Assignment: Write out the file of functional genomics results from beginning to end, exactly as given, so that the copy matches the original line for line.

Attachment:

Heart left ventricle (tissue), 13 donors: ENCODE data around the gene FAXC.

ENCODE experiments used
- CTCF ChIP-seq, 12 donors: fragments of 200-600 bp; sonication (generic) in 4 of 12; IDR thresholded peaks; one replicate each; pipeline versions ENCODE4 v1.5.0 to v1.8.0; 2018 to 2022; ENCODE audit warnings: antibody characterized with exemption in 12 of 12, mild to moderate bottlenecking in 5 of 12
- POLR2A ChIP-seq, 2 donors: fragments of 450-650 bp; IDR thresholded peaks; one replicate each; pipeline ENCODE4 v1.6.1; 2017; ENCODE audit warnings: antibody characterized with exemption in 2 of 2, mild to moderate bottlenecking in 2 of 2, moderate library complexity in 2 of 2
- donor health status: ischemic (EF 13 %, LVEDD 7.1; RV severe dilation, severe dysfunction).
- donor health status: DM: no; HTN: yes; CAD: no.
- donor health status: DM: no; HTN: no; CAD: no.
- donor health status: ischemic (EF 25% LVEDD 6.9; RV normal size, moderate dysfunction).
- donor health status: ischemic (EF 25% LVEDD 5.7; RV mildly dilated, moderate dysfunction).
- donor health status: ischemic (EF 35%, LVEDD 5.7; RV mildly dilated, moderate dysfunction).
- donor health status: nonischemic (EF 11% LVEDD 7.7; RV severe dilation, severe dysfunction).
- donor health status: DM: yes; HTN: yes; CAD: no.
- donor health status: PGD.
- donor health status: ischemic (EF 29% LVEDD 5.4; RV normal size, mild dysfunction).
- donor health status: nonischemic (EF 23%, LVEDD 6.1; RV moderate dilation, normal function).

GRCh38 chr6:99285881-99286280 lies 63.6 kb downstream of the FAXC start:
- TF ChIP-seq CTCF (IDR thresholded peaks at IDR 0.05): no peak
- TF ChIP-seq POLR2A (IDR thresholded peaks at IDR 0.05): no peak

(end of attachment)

Heart left ventricle (tissue), 13 donors: ENCODE data around the gene FAXC.

ENCODE experiments used
- CTCF ChIP-seq, 12 donors: fragments of 200-600 bp; sonication (generic) in 4 of 12; IDR thresholded peaks; one replicate each; pipeline versions ENCODE4 v1.5.0 to v1.8.0; 2018 to 2022; ENCODE audit warnings: antibody characterized with exemption in 12 of 12, mild to moderate bottlenecking in 5 of 12
- POLR2A ChIP-seq, 2 donors: fragments of 450-650 bp; IDR thresholded peaks; one replicate each; pipeline ENCODE4 v1.6.1; 2017; ENCODE audit warnings: antibody characterized with exemption in 2 of 2, mild to moderate bottlenecking in 2 of 2, moderate library complexity in 2 of 2
- donor health status: ischemic (EF 13 %, LVEDD 7.1; RV severe dilation, severe dysfunction).
- donor health status: DM: no; HTN: yes; CAD: no.
- donor health status: DM: no; HTN: no; CAD: no.
- donor health status: ischemic (EF 25% LVEDD 6.9; RV normal size, moderate dysfunction).
- donor health status: ischemic (EF 25% LVEDD 5.7; RV mildly dilated, moderate dysfunction).
- donor health status: ischemic (EF 35%, LVEDD 5.7; RV mildly dilated, moderate dysfunction).
- donor health status: nonischemic (EF 11% LVEDD 7.7; RV severe dilation, severe dysfunction).
- donor health status: DM: yes; HTN: yes; CAD: no.
- donor health status: PGD.
- donor health status: ischemic (EF 29% LVEDD 5.4; RV normal size, mild dysfunction).
- donor health status: nonischemic (EF 23%, LVEDD 6.1; RV moderate dilation, normal function).

GRCh38 chr6:99285881-99286280 lies 63.6 kb downstream of the FAXC start:
- TF ChIP-seq CTCF (IDR thresholded peaks at IDR 0.05): no peak
- TF ChIP-seq POLR2A (IDR thresholded peaks at IDR 0.05): no peak